Partying: Encouraged but Not Required
This is the best way to have partying in a video game in my opinion. Some of the greater bosses and gods (such as the Pentaract and Sphinx) are very difficult, but not impossible, to kill your own. Multiple classes have abilities that buff or heal allies as well as themselves, and a lot of monsters tend to target certain players at a time instead of attacking everyone at once. To party up, you "lock" a player so that you can always see their name at the bottom right of the screen. The point of this is so you can always teleport to them. Other than that, there are no benefits to partying other than general combat advantages.
Money Begging: Annoying
Monsters don't drop gold, and gold is not exchanged in trades. Gold is actually the cash currency in Realm of the Mad God. You are given only a single character slot to start with, meaning every time you want to try out a new class, you have to kill off your current character. To get more character slots, you have to buy them with gold (Note: It says you're saving 40%, and that's it usually 1000 gold. That's a lie. It's always 600 gold for the first character slot, then 800 for the second. It's not 1000 until you are buying your 3rd+ character slot). You are also given only one storage chest in the vault, giving only 8 slots of storage.
|Why even put all these chests in my vault if I can't open them?|
When you die in Realm of the Mad God, you lose absolutely everything except what you had in the vault. The entire character is erased and you must create a new one, starting back at level 1.
|R.I.P. Blacenrat. Your futile efforts were just no match.|
Though this is usually a "feature", what makes this a bad thing is that it also erases any cash items you bought that weren't in the vault. A lot of the cash items are aesthetic stuff, generally paints, that bind onto the look of your character, so you can't put them away. When you die, these paints disappear along with you, which can be more than a little frustrating if you buy them and then immediately die a few seconds later.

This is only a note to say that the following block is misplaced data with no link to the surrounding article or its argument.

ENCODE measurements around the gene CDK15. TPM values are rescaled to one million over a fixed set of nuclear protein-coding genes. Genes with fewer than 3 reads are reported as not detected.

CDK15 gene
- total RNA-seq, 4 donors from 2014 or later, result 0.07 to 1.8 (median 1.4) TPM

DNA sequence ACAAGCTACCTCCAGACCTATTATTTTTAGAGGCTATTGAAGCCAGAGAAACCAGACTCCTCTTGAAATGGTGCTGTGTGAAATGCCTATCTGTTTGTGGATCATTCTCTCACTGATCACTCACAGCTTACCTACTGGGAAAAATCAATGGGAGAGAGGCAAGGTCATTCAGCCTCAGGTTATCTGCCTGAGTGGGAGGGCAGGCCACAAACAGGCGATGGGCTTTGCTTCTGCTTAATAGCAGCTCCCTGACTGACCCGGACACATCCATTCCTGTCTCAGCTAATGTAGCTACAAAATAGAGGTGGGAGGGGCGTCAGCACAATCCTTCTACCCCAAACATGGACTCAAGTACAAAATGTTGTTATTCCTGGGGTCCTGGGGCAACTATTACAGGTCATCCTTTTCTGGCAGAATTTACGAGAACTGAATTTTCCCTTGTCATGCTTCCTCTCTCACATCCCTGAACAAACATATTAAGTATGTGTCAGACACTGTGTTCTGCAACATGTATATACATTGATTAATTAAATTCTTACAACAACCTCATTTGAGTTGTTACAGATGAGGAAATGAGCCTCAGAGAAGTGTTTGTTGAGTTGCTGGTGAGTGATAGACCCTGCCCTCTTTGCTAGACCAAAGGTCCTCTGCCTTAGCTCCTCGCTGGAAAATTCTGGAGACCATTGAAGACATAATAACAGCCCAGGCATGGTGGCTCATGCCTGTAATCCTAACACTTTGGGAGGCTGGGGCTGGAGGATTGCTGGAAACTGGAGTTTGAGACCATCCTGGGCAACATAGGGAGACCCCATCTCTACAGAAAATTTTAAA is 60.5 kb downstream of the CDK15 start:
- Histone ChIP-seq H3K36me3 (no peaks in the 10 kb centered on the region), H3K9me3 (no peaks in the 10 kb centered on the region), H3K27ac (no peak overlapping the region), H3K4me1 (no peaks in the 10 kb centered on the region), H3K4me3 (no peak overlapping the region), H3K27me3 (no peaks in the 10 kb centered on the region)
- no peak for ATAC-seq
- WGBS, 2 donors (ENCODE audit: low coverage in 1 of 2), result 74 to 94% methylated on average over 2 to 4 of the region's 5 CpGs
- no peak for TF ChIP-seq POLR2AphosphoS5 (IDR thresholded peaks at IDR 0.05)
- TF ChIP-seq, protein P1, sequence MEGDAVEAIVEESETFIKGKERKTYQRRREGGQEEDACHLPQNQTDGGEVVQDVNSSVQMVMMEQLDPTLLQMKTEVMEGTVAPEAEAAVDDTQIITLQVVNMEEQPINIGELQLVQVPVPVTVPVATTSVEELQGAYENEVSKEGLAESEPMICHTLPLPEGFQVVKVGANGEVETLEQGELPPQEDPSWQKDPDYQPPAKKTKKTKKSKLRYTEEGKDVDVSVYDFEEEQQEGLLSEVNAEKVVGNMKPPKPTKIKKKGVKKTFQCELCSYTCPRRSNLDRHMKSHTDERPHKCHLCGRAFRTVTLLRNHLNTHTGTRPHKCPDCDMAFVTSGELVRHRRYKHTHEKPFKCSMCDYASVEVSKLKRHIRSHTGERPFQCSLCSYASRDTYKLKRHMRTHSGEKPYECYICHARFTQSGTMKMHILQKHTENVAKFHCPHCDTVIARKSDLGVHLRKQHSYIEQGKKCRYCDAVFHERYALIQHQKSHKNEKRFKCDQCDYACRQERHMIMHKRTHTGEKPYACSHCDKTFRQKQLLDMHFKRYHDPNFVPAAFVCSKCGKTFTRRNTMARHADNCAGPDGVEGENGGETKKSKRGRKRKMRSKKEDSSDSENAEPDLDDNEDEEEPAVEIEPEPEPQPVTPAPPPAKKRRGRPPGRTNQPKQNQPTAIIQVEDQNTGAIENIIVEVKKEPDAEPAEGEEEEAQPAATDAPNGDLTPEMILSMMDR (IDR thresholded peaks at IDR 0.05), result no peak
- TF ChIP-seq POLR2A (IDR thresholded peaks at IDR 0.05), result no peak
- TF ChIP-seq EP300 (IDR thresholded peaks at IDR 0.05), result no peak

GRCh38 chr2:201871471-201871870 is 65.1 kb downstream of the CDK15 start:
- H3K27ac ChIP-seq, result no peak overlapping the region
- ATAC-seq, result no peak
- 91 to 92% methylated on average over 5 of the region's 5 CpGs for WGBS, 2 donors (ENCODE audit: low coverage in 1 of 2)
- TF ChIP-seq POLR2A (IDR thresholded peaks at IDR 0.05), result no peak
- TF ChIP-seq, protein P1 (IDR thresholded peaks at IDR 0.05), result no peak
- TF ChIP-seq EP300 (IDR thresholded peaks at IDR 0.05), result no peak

Final Score: 3.9 out of 5
The game is very fun, and when I first played it I actually went out and told everyone I knew about it's existence. I'd give it a higher score were it not for the immense amount of ragequits it caused, and the annoyance of knowing that if I want to try out the new class I unlocked, I have to either pay up or kill off the character I used to unlock the new one.
Basically, it's fun, just not for very long. You play it until the novelty wears off, then you make the decision of either farming for fame, or doing something else. It does a lot of things I wish games would do more often, but it doesn't do them well enough for me to give the game a higher score.
Extra Things to Know
- There no level requirements on any equipment.
- Doing the quests results in more exp and fame than what you would've gotten killing the monster normally.
- All maps, including the Nexus, are completely covered in black fog on the map until you reach the area yourself. Why it does this for the Nexus, I have no idea.
- All equipment must be found or traded. There are no shops or auction house.
- When you see the dungeon marked "Pirate Cave", skip it. It's a beginner dungeon and offers no good rewards.
- Creating a guild costs 1000 fame.
- As this is a browser game, and given the genre, don't expect amazing graphics.